Czech lower house supports first reading of bill to criminalize deletion of vulgar posts from social media
The Czech Chamber of Deputies has supported a bill to criminalize limiting freedom of speech on public social media. Administrators or operators of such platforms would face up to three years in prison, or a ban on activity, or a fine for deleting users' posts, according to a bill put forward by a group of MPs led by Václav Klaus, Jr (Tricolor).
After making it through its first reading, the bill is now being assessed by the Constitutional Law Committee in the lower house. Klaus, Jr says the amendment to the Criminal Code is endeavoring to prevent censorship.
"I want to defend freedom of speech and democracy and to not allow these assaults by the new left to grow out of all proportion," he said. As for the Pirate Party, none of its members pushed to suspend discussion of the bill until the approval of solution to this issue, and no Pirate MPs proposed that other committees also review the amendment.
Czech MP Tomáš Martínek (Pirates) did warn that if the amendment is adopted, it will not be possible to delete vulgarities from social media, for example. The new crime called "disruption of freedom of speech" would apply to social media platforms with more than 100 000 users.
According to the bill, it would become a crime to unjustifiably remove or otherwise render inaccessible social media posts about questions of public interest that do not violate Criminal Code regulations, international agreements or good morals. To qualify as a crime, the intervention would also have to be undertaken with the intention to burden or thwart free public discussion.
Less serious cases of "disruption of freedom of speech", including ones committed out of neglect, would just be misdemeanors, according to the amendment. Individuals running social media platforms would face up to CZK 500 000 [EUR 19 000] in fines, while entrepreneurs and firms would face fines of up to CZK 50 million [EUR 1.9 million].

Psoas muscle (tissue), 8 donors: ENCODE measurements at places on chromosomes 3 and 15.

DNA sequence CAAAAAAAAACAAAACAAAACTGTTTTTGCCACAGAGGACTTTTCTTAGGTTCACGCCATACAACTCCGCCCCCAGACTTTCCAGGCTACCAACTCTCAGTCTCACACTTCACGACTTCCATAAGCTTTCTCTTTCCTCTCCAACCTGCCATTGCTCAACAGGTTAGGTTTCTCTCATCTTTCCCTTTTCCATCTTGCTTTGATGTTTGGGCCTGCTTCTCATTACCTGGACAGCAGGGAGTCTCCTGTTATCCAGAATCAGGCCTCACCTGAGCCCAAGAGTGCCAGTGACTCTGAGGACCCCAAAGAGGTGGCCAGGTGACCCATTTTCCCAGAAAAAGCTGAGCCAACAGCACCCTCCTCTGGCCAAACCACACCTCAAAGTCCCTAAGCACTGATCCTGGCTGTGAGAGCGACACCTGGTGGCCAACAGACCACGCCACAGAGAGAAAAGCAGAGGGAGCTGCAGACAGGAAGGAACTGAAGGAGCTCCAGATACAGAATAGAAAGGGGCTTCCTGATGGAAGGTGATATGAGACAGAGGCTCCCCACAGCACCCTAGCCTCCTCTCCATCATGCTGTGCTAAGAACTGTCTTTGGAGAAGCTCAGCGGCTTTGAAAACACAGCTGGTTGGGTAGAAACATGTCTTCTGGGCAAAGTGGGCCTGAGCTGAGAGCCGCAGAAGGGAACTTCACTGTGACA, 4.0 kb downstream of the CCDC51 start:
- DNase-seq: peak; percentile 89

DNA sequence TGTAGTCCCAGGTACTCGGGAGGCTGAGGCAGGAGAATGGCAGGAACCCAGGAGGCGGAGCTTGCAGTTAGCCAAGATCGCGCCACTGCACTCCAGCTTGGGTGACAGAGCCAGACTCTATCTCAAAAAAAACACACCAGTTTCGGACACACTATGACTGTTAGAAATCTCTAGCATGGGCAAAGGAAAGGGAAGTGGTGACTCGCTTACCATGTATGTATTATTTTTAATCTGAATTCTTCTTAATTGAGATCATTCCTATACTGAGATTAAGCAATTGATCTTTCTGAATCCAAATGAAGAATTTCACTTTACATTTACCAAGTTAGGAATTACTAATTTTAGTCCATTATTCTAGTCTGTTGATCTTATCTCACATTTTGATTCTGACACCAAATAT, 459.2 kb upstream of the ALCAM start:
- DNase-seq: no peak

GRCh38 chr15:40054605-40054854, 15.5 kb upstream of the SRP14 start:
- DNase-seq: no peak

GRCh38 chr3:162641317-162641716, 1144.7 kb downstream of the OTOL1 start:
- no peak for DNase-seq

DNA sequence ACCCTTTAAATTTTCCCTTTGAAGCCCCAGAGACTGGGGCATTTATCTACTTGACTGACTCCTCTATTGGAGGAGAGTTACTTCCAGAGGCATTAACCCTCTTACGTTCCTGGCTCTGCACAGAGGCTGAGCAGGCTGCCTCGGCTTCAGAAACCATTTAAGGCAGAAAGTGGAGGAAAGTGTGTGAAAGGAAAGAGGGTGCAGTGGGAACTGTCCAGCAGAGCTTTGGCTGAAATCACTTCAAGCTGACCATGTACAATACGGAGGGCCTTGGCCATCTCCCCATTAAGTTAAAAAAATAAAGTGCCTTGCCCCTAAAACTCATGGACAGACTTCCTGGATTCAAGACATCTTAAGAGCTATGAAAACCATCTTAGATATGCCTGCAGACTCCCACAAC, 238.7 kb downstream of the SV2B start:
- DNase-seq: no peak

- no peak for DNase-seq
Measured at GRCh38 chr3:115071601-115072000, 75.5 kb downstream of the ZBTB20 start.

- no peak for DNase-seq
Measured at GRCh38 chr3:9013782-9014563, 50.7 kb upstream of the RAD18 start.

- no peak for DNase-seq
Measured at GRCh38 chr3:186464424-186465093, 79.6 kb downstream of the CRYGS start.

According to the submitters of the bill, who come from seven of the 10 clubs in the lower house, the operators of social media platforms have been introducing internal rules regarding the admissibility of the content of posts that frequently exceed lawful limitations on freedom of speech. Deleting such posts or blocking users in such cases contravenes the Charter of Fundamental Rights, in the lawmakers' opinion.
The introduction of this new felony and misdemeanor offence is intended to prevent the operators of social media from "arbitrarily or preventatively" restricting information and opinions that do not exceed legal boundaries. The extraordinary session of the lower house that was convened on 29 April closed with the first reading of this bill and its passage into committee.
- Czech footballer appeals UEFA ban, insists he never said anything racist
- Czech court reopens case against accused neo-Nazis that has lasted more than a decade
- Czech court orders director of housing corporation to apologize to Romani community member for abusive remarks